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Friday, 22 March 2013

The Pauline Concept of Women – Androcentric or Christocentric? The Sequel



By Orlando Broomfield (NCU Religion Student)
Copyright © 2013

Androcentricity, as defined by the Dictionary of Human Geography is “the structuring of all life and narrative around the experiences of men.”[1] The term Christocentrism is defined by P. c. Lai as, “an approach towards the doctrine of revelation in which the person and work of Christ plays a determining or central role.”[2] In the Pauline corpus, Jesus is the essence of Christian theology and practice, but today when the rights of the individual is championed, there is a legitimate probe into the level of applicability of the Pauline concept of women for our time. Although the life and death of Christ was normative and authoritative in Pauline theology, Christocentricity was applied predominantly in androcentric ways in the primary context. 
The male-dominant culture certainly influenced Pauline theology. This Pauline theology was not uniquely Paul’s, but the continuous product of the reciprocity of the impact between the Jesus tradition and a believing community.  Professor of contextual theology, Marcella Althaus-Reid, supports this view, expounding that the Christological process is at best one aimed at constructing the Christ through “a process that depends on the interrelationality between a man called Jesus and a community of women, men and children.”[3] The point to bear in mind is their world was enwrapped in male-dominance, and the primary audience would understand in both a Christocentric and an androcentric way, any Pauline point.
The Bible on a whole is expressed through the natural and real androcentric manner over its years of production and transmission. This is not to say that females were never featured as key characters of heroism, prophecy, leadership, and philanthropy; but those incidences were not a characteristic feature of the Bible. The Pauline concept of women would be of no exception, as the sitz im leben remained essentially the same. The treatment of women in the Pauline corpus or the gospels, also points out that neither Paul nor Jesus was hostile to women. Of this, M. Rosario Barbosa stands in agreement, appealing that Paul’s respect of women in his letters “is definitely not the profile of a man who is guilty of misogyny.”[4] At the same time, the practice resulting from his theology did not bring about equality for women in the many subsequent years.
Therefore, the conceivableness of egalitarianism in Pauline epistles would be equivalent to an anomaly. Paul as a first century Christian author from an unquestionably androcentric cultural setting would only unnaturally transcend that context to be fair-minded. A broader picture is even painted by Isherwood and McPhillips by their summation, that though it was hopeful for the male Messiah of the patriarchal God to show respect to women, “this is swiftly smothered by macho-Paul.”[5] Thomas W. Ogletree does not even give Paul a point for his all-inclusiveness in salvation for both genders in Galatians 3:28, arguing that, “On this matter at least he (Paul) may not have fully comprehended the radical logic of his own position.”[6]  WM.O. Walker Jr.[7], takes this side as well, suggesting that Paul was unwilling, uninterested, or unable to challenge his political, economical, or social norms, or to apply his own theological worldview with complete consistently. Androcentricity sums up the Pauline concept of women.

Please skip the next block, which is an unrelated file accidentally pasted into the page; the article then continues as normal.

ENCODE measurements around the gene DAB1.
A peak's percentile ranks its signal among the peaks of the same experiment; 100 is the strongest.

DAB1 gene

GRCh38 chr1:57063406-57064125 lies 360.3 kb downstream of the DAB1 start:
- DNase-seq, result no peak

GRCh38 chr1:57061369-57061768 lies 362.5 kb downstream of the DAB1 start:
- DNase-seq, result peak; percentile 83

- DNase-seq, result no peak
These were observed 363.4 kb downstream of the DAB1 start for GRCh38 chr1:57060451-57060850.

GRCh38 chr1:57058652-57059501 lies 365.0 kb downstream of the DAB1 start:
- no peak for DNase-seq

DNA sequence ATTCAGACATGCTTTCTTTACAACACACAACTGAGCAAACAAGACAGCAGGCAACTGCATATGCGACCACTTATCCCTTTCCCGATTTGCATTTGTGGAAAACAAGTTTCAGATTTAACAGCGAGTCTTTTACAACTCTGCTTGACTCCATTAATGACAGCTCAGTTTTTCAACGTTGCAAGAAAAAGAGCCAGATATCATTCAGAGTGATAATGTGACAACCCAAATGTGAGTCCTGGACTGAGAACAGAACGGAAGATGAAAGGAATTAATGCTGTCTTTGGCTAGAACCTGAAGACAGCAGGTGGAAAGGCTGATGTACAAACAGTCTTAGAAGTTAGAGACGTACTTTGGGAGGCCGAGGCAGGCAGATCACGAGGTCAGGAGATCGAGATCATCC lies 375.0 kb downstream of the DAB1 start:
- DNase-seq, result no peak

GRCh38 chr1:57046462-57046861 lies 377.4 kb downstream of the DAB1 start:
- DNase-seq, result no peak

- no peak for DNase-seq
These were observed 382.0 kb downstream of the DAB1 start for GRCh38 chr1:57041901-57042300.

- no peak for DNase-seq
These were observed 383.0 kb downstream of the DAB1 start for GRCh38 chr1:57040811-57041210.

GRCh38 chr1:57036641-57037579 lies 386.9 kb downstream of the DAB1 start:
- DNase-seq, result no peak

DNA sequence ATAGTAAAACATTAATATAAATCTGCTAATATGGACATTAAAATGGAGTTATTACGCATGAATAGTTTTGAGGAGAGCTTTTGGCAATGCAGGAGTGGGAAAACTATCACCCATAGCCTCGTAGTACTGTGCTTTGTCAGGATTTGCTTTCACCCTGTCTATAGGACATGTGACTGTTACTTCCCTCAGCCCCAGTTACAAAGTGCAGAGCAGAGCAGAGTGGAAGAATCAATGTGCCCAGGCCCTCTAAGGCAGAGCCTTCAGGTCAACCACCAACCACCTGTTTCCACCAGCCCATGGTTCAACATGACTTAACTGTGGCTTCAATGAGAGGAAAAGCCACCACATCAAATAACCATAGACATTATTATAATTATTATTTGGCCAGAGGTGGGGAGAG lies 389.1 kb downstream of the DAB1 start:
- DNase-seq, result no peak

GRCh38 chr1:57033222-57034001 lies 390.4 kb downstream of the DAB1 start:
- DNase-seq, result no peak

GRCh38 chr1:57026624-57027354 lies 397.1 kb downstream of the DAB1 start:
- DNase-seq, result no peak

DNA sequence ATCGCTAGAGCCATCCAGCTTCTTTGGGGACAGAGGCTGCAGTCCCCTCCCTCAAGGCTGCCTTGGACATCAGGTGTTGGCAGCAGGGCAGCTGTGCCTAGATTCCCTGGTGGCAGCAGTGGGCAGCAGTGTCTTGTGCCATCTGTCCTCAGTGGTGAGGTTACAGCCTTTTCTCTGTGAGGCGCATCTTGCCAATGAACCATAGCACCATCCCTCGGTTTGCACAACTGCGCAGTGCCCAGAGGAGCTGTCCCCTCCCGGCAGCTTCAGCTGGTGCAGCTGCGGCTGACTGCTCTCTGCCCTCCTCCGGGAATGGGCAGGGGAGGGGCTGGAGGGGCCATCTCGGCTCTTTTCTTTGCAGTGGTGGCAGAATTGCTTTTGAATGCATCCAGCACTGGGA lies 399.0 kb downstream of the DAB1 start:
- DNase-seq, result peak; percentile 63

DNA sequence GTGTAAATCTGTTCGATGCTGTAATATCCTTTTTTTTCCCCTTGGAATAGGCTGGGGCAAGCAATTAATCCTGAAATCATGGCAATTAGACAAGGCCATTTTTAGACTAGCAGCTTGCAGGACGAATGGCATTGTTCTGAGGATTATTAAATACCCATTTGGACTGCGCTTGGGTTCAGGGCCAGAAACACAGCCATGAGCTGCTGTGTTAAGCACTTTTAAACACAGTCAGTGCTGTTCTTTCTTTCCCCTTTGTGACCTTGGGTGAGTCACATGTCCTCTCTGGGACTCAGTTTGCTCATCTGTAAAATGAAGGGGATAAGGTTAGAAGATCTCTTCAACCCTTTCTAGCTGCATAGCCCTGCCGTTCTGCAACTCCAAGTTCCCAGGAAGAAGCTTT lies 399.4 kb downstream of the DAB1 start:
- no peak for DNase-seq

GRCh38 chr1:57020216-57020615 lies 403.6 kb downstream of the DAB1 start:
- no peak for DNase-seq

References

Barbosa, M. Rosario. “Women According to Saint Paul.” 2007 http://pmrb.net/essays/st_paul_women.html (accessed March 11, 2013).

Elwell, Walter A. Evangelical Dictionary of Theology. Ada, MI: Baker Academic, 2001.

Lai, P. c. Towards a Trinitarian Theology of Religions: A Study of Paul Tillich's Thought. Walpole, MA: Peeters Publishers, 1994.

Isherwood, Lisa. Introducing Feminist Christologies. Lexington, NY: Continuum International Publishing Group, 2001.

Isherwood, Lisa, and Kathleen McPhillips. Post-Christian Feminisms: A Critical Approach. Burlington, VT: Ashgate Publishing Ltd, 2008.

Ogletree, Thomas W. The Use of the Bible in Christian Ethics. (Louisville, KY: Westminster John Knox Press, 2003.

Walker Jr., WM.O. "1 Corinthians 11: 2-16 and Paul’s Views Regarding Women." Journal Of Biblical Literature 94, no. 1 (March 1975): 94. Religion and Philosophy Collection, EBSCOhost (accessed March 11, 2013).



[1] Walter A. Elwell. Evangelical Dictionary of Theology. (Ada, MI: Baker Academic, 2001) 446
[2] P. c. Lai. Towards a Trinitarian Theology of Religions: A Study of Paul Tillich's Thought. (Walpole, MA: Peeters Publishers, 1994) 37
[3] Lisa Isherwood. Introducing Feminist Christologies (Lexington, NY: Continuum International Publishing Group, 2001) 68
[4] M. Rosario Barbosa. “Women According to Saint Paul.” 2007 http://pmrb.net/essays/st_paul_women.html (accessed March 11, 2013)
[5] Lisa Isherwood and Kathleen McPhillips. Post-Christian Feminisms: A Critical Approach (Burlington, VT: Ashgate Publishing Ltd, 2008) 75
[6] Thomas W. Ogletree. The Use of the Bible in Christian Ethics. (Louisville, KY: Westminster John Knox Press, 2003) 168
[7] WM.O. Walker Jr. "1 Corinthians 11: 2-16 and Paul’s Views Regarding Women." Journal Of Biblical Literature 94, no. 1 (March 1975): 94. Religion and Philosophy Collection, EBSCOhost (accessed March 11, 2013).